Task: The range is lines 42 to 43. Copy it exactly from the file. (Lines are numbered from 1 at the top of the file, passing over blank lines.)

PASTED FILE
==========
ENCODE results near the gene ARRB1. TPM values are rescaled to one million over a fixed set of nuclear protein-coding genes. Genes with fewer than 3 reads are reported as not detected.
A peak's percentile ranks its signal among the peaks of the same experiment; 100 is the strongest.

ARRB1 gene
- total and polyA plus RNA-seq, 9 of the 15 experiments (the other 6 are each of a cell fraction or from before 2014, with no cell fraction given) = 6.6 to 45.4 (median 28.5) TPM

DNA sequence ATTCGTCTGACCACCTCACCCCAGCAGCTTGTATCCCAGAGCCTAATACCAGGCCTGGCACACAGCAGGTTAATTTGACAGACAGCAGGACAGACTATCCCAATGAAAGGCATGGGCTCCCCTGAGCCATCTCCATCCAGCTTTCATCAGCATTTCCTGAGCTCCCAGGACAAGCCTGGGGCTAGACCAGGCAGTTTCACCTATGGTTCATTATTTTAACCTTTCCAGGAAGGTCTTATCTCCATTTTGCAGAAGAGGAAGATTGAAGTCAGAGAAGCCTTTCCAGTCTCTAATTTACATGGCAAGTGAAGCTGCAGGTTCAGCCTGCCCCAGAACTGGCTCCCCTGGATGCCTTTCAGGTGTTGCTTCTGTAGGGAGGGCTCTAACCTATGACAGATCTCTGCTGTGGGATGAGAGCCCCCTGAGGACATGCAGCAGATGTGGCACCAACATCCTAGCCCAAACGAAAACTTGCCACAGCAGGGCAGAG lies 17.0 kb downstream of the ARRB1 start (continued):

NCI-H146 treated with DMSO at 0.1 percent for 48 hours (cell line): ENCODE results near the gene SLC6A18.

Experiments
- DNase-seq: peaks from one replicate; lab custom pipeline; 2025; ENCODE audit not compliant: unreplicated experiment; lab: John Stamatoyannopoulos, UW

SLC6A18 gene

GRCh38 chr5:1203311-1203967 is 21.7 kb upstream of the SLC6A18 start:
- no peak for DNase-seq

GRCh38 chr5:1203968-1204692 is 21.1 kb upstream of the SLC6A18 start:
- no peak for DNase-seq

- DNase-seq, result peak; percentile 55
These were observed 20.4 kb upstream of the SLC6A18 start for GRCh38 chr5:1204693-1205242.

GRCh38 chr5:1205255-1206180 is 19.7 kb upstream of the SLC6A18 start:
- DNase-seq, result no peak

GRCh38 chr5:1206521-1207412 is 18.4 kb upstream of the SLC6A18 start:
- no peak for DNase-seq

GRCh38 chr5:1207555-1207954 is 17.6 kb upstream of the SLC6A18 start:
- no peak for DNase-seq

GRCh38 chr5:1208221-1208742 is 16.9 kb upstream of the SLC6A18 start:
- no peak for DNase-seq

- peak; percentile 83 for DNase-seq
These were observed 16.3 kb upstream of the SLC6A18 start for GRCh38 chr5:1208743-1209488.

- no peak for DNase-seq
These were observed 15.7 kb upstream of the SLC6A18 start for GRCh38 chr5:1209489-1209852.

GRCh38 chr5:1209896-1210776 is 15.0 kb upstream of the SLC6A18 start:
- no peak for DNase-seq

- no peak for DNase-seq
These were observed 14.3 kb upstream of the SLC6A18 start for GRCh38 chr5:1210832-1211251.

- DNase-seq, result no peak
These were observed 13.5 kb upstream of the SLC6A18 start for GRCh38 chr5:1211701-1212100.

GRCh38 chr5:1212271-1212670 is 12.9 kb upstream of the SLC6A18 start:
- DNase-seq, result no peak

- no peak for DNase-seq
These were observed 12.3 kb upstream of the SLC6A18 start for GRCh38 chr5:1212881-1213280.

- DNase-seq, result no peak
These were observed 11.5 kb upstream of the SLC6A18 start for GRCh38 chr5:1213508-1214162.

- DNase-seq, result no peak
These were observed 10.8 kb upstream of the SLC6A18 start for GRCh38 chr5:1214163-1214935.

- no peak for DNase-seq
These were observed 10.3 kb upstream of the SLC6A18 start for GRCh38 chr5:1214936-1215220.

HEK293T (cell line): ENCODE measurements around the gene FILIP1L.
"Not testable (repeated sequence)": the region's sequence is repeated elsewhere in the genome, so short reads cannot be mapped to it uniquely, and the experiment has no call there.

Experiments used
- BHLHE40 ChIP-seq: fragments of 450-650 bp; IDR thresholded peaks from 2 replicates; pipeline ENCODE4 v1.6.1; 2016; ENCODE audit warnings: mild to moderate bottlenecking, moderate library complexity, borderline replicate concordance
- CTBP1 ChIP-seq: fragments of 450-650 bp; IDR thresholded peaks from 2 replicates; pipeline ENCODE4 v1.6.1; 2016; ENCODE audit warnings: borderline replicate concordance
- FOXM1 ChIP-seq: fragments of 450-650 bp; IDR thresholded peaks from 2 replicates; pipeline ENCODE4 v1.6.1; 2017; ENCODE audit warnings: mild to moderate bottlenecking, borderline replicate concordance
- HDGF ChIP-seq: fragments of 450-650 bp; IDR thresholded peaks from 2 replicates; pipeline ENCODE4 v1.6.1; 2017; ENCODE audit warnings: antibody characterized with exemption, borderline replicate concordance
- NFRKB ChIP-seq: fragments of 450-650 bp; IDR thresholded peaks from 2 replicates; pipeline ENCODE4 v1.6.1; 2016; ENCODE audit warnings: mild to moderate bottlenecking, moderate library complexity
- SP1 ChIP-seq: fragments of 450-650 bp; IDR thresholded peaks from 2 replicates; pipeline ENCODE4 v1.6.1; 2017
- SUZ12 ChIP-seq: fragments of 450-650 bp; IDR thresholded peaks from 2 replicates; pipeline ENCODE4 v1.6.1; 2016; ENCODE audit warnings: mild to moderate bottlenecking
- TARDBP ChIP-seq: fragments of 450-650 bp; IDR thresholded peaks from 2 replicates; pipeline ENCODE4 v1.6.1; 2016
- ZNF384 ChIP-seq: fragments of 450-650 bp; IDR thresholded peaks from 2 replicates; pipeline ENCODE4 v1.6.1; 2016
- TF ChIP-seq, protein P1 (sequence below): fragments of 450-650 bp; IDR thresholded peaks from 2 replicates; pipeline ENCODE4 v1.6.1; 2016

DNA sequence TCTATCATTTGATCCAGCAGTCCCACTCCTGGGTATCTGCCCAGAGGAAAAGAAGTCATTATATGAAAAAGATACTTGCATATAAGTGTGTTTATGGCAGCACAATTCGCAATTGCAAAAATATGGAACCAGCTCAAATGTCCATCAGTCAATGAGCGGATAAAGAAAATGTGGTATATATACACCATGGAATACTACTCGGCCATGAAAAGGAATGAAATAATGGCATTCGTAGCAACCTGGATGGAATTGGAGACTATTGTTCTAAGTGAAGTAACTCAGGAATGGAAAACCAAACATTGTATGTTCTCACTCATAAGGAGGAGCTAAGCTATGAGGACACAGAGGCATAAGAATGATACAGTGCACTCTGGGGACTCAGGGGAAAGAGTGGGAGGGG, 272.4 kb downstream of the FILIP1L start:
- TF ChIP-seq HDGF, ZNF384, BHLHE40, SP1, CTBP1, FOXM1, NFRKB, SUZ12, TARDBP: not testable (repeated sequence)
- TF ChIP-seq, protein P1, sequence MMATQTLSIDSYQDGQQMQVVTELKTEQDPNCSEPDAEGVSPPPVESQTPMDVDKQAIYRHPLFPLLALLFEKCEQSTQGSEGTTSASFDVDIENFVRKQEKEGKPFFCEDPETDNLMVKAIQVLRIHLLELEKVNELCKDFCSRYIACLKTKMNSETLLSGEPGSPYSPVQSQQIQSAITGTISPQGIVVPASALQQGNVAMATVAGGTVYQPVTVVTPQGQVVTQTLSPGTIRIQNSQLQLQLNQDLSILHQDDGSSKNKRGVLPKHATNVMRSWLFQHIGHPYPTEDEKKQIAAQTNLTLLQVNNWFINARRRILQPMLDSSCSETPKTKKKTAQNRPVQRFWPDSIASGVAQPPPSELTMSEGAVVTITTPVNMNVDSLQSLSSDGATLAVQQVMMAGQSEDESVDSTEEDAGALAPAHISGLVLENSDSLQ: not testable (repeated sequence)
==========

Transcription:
- no peak for DNase-seq
These were observed 10.3 kb upstream of the SLC6A18 start for GRCh38 chr5:1214936-1215220.